Why is Emotional Expression Important?
Our brains process and assign an emotion to every experience we have. From breakfast in the morning to the TV show we watch at night. It's one of the brain's main functions. It's why certain smells can make our hearts flutter, or why an old song can make us sad. But in order for the process to work and to feel healthy emotions, we need to express feelings in the right ways. We need to recognize which one we're feeling, express it and move on. When feeling emotions, we often respond in two ways:
- Focus on the reason for the emotion – "I'm so angry because he said that."
- Talk ourselves out of it and stuff it – "I'm not going to think about this and let it ruin my day."
Neither of these are productive ways of expressing emotion. We need to feel the feelings and let them go to deal with them in a healthy way.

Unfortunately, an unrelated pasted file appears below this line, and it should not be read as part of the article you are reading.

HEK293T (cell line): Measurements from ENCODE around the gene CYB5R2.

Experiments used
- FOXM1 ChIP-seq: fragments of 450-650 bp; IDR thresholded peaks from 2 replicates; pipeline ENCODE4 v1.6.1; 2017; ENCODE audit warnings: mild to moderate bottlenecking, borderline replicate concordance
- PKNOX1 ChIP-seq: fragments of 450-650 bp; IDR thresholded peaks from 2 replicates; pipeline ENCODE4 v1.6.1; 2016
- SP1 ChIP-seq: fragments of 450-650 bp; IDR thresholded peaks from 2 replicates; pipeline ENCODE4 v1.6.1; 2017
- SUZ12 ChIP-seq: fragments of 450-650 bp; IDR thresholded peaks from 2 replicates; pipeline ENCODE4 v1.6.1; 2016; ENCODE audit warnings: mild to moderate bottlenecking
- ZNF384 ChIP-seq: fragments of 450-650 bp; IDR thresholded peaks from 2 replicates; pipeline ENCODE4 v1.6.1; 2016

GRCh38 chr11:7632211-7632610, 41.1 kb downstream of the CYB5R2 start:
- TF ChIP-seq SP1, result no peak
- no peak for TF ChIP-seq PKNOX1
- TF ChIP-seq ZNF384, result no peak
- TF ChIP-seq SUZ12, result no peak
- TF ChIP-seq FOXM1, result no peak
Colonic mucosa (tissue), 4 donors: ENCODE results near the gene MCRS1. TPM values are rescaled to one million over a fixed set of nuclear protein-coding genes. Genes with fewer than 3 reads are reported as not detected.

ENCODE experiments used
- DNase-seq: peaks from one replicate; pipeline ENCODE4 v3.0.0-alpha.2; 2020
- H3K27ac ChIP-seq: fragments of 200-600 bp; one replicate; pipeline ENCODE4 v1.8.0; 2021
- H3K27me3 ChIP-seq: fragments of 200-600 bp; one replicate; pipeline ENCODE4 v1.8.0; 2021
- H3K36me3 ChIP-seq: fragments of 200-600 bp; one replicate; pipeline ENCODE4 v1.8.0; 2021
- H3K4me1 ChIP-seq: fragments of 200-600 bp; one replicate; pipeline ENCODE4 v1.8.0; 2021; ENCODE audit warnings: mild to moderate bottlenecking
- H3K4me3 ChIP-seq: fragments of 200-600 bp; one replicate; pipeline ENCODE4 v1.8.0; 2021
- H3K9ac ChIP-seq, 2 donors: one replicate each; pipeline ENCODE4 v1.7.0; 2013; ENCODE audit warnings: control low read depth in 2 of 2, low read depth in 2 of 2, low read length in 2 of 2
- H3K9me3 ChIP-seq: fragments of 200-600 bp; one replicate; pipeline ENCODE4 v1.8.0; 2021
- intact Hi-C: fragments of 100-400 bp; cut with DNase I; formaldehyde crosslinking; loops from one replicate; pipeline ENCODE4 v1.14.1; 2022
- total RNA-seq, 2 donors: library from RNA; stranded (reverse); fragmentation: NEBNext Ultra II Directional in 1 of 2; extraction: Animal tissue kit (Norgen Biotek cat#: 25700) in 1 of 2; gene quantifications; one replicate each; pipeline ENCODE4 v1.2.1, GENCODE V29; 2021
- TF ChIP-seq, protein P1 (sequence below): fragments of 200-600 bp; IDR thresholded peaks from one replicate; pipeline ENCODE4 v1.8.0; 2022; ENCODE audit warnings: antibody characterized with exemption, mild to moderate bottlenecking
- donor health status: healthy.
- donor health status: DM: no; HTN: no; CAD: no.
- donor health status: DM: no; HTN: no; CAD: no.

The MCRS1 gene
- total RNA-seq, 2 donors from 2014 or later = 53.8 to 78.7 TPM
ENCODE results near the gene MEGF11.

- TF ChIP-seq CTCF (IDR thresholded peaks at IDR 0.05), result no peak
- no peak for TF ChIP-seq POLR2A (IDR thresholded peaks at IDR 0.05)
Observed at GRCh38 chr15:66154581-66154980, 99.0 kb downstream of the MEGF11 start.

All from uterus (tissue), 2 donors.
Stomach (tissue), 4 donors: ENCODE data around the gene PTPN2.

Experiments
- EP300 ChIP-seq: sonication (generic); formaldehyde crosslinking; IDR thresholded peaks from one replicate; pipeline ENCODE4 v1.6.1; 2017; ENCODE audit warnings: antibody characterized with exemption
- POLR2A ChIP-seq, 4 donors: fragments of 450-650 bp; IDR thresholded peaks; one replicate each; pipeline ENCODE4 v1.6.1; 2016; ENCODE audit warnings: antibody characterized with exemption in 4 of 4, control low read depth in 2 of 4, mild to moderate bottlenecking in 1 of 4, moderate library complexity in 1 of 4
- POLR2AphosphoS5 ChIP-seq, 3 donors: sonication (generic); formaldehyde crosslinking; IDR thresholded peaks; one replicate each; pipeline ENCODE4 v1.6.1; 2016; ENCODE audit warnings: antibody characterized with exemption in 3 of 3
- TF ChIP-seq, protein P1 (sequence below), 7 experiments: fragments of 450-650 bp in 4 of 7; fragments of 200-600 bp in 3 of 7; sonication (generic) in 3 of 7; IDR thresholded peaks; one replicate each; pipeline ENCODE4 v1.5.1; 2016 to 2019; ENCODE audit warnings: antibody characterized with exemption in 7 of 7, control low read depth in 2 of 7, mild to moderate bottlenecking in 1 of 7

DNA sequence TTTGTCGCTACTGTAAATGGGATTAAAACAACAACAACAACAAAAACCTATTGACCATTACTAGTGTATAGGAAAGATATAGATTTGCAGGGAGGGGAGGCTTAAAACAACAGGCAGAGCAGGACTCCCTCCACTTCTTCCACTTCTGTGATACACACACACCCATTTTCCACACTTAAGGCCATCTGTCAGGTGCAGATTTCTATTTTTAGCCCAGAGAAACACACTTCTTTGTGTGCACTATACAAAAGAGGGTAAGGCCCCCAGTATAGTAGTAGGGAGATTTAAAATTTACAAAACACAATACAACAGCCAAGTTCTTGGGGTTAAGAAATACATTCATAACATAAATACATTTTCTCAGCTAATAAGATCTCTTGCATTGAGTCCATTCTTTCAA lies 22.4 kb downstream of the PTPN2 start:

Expressing an emotion doesn't have to be something outward like slamming a door, yelling into a pillow or even telling someone about it. It can happen entirely in our minds, too. Instead of getting enraged at someone, we have to forget who we're angry at, forget the story behind it and allow ourselves to truly feel the emotion inside. We can say to ourselves, "I'm really mad, and that's OK."
Just by doing that, we loosen the emotion's grip over our well-being. Expressing our emotions brings about a lot more benefits, too.
- Helps see problems in a new light
- Makes decision making and problem solving easier
- Gets rid of the power of the feeling
- Reduces anxiety
- Eases depression
When we fail to express our emotions, our brain can often go into the fight-or-flight state. This is a physical reaction to stress that sets off a chain of events throughout our bodies. It increases our heart rate, slows digestive functions and makes us feel anxious or depressed.